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Section 1: Pak Tam Chung to Long Ke Section 6: Tai Po Road to Shing Mun
Section 2: Long Ke to Pak Tam Au Section 7: Shing Mun to Lead Mine Pass
Section 3: Pak Tam Au to Kei Ling Ha Section 8: Lead Mine Pass to Twisk
Section 4: Kei Ling Ha to Tai Lo Shan Section 9: Twisk to Tin Fu Tsai
Section 5: Tai Lo Shan to Tai Po Road Section 10: Tin Fu Tsai to Tsuen Mun
   
Starting Point: Kei Ling Ha
Finishing Point: Tate's Cairn
Length: 12.7 kilometres
Time: 5.0 hours
Difficulty: Very Difficult
   

Introduction:
Section Four includes dramatic mountain scenery -- and very strenuous climbs. Beginning at Kei Ling Ha, the route winds through Ma On Shan Country Park (2,880 hectares), then continues on towards the Kowloon peaks.

The route climbs up the sheer eastern face of Ma On Shan. It bypasses the 'horse saddle' summit, 702 metres, then leads south along the ridges. Here the Trail crosses a memorable upland area, the undulating plateau south of Pyramid Hill -- above Sai Kung. Section Four continues south along impressive village boulder pathways, past Buffalo Hill, and so on to Tate's Cairn.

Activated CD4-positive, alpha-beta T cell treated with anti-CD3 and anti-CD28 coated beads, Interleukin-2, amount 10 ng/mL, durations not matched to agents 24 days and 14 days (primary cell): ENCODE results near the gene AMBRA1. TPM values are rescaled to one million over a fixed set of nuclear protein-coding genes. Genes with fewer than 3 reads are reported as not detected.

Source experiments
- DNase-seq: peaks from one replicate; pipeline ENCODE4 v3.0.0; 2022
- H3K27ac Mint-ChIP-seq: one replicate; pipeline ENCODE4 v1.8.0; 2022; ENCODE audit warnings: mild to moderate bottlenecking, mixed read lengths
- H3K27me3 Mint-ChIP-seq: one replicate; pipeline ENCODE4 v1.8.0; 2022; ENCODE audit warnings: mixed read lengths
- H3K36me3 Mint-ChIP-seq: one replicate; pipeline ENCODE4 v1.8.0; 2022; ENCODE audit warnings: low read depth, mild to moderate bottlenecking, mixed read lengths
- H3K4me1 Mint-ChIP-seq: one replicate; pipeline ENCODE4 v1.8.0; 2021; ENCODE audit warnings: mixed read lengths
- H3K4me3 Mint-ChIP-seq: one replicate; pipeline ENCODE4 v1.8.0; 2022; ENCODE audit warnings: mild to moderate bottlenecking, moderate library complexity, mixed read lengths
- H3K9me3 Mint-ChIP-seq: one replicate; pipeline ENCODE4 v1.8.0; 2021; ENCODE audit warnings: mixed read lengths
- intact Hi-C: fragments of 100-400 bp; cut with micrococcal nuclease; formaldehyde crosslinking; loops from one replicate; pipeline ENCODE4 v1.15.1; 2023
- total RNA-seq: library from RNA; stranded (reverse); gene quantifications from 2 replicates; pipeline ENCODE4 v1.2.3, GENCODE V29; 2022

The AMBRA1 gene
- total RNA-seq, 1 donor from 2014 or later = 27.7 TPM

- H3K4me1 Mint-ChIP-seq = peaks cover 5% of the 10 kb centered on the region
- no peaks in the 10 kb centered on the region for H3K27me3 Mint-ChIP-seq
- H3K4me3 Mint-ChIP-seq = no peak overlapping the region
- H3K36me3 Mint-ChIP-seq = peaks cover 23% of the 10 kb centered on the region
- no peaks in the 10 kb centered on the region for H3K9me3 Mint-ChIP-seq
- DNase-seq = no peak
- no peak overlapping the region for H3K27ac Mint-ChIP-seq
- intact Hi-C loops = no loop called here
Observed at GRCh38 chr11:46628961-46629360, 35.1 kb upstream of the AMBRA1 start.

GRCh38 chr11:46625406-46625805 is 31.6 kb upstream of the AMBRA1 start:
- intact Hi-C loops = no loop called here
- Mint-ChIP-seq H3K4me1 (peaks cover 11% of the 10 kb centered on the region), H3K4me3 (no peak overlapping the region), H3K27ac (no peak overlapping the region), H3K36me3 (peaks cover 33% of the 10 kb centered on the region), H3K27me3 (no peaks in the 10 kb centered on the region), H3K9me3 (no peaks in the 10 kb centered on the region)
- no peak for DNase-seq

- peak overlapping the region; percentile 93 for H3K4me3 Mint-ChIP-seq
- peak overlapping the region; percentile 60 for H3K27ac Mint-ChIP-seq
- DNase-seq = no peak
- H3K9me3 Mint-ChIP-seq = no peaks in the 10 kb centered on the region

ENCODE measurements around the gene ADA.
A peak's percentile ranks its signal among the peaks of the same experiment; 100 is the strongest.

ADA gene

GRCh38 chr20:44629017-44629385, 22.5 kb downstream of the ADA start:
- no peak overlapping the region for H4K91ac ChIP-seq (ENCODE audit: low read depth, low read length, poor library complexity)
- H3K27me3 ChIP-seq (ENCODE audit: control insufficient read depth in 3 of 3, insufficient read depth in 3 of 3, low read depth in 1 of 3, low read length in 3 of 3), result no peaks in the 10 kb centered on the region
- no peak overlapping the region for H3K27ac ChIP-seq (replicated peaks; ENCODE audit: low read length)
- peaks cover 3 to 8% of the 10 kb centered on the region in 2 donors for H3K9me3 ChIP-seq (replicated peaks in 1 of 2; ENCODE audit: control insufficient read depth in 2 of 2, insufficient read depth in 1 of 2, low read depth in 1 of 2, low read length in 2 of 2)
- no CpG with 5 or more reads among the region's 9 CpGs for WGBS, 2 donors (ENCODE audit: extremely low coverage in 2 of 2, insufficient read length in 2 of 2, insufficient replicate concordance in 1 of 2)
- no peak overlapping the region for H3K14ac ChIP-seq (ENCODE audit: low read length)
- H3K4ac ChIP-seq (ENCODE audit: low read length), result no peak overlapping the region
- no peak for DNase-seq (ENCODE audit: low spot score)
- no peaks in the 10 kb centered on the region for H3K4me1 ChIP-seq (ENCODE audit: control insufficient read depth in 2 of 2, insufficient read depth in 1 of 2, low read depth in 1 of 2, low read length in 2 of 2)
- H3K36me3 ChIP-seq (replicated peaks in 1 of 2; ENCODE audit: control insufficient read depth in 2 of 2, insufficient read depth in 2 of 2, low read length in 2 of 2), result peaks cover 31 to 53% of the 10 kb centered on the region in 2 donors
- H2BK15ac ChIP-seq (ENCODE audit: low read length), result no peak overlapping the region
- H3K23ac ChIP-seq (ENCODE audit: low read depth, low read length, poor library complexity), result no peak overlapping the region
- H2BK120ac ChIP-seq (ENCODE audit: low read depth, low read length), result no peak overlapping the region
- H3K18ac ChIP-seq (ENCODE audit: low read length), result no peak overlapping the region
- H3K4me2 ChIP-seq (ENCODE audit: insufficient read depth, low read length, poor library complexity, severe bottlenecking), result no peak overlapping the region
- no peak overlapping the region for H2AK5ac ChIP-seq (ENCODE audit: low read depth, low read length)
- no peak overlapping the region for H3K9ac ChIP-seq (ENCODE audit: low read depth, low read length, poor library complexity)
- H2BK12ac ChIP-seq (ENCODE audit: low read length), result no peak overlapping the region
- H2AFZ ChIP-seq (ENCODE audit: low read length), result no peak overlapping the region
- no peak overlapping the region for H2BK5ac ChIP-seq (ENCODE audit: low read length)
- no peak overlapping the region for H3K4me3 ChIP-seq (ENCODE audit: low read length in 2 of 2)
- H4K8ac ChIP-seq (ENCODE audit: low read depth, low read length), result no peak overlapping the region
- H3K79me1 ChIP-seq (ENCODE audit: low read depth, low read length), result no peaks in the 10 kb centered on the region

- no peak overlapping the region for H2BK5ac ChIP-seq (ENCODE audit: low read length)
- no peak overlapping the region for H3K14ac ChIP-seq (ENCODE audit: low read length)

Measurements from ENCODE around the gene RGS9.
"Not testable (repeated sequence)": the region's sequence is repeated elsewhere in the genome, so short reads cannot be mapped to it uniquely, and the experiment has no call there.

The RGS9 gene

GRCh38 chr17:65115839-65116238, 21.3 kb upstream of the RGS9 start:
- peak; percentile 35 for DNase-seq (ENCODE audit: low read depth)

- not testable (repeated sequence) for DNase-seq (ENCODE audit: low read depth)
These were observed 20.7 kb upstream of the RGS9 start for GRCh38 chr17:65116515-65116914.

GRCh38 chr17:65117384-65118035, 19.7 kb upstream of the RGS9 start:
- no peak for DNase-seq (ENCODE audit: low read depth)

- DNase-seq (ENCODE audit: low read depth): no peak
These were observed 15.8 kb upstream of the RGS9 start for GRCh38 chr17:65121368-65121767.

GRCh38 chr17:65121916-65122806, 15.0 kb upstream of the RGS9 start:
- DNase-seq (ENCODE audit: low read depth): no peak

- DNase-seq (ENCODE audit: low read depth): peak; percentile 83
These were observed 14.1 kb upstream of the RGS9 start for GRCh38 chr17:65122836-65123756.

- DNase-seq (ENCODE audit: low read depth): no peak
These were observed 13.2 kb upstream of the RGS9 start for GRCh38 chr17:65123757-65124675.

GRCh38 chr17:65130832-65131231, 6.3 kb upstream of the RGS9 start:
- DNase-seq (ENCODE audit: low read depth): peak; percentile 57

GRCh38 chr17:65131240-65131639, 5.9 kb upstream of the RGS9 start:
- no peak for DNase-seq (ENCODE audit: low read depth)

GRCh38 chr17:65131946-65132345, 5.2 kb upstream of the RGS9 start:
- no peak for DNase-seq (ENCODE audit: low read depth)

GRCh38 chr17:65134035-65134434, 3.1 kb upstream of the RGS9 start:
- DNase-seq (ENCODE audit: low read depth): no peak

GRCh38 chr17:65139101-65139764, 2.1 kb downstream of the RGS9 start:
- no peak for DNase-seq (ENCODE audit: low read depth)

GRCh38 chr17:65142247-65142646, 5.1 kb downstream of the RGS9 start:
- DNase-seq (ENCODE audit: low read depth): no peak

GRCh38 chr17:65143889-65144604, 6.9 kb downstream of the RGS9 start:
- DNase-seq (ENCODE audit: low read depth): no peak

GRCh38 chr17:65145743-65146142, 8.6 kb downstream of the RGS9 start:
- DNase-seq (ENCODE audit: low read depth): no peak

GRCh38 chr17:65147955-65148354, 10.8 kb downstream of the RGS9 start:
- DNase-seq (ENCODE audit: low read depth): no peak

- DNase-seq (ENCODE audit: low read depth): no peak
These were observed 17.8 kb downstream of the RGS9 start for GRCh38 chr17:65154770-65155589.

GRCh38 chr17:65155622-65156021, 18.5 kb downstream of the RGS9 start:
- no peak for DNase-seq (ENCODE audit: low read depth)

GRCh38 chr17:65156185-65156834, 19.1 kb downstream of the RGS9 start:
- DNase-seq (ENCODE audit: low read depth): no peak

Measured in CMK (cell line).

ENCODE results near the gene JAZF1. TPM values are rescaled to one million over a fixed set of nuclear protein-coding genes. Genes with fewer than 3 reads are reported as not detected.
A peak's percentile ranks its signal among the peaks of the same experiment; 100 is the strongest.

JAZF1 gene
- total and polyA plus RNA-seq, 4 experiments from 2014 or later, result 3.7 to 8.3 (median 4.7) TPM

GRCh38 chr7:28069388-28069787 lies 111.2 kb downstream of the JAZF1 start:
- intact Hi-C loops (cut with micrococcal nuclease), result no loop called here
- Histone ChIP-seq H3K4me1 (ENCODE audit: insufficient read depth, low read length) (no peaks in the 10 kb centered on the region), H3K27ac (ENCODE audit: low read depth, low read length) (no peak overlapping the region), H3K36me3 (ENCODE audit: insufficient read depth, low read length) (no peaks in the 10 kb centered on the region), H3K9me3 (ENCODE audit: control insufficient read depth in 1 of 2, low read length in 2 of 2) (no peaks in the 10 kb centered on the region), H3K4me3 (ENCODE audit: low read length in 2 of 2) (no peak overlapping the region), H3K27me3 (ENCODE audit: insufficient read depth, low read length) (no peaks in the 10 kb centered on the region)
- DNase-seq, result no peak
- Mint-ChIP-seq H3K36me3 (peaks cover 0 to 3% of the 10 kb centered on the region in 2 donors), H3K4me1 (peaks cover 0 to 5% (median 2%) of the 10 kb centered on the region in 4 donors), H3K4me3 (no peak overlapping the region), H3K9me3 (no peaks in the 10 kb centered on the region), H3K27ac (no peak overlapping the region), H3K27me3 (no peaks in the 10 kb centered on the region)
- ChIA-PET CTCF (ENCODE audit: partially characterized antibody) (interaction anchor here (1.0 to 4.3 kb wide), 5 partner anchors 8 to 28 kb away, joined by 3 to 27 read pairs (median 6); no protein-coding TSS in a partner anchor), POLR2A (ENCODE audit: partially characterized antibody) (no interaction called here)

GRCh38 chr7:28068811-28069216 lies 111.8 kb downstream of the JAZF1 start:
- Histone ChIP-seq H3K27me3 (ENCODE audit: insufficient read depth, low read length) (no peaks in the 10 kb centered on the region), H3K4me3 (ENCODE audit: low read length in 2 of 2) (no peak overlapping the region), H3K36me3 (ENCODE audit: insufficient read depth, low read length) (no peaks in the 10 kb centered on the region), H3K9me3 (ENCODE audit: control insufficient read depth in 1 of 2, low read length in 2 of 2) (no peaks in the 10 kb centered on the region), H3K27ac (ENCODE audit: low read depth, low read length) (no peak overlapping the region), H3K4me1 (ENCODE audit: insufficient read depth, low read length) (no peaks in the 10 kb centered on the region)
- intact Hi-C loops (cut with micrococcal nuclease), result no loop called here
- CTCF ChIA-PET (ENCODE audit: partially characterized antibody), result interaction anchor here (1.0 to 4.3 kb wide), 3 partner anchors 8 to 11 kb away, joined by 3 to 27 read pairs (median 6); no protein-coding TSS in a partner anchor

The slopes of Ma On Shan have a vegetation divide common in Hong Kong -- its north-facing slopes have woodland but its south-facing slopes support only grassland or shrubland. Throughout the year, south-facing slopes receive more solar radiation (or sunlight) -- and so remain drier. South-facing slopes are also dried by the prevailing, southerly winds, and they receive the full force of typhoons. North-facing slopes, by contrast, are cooler, damper and more sheltered -- and so they can better support trees.

On Ma On Shan's eastern face woodland spreads around to the north slopes -- where there is rich woodland, including ashes, oaks, laurels, camellias and rhododendrons. Even higher up, Ma On Shan's northern ravines and gullies have a remarkable diversity of flora. But the southern slopes of Ma On Shan are almost entirely grassland, with only pockets of shrubs and woodland. As a result, this southerly plateau has an exhilarating, open feeling.

Transport Access:
One popular route to get to Ngong Ping is by means of the Ma On Shan country trail via the disused mine and Ma On Sha Tsuen. Infrequent village bus (84R) operates from Yiu On Tsuen to Ma On Shan Tsuen.

There is a flushing toilet at Shui Long Wo, the start point of section 4.

 

© Agriculture, Fisheries and Conservation Department 2014
© Survey and Mapping Office, Lands Department 2014

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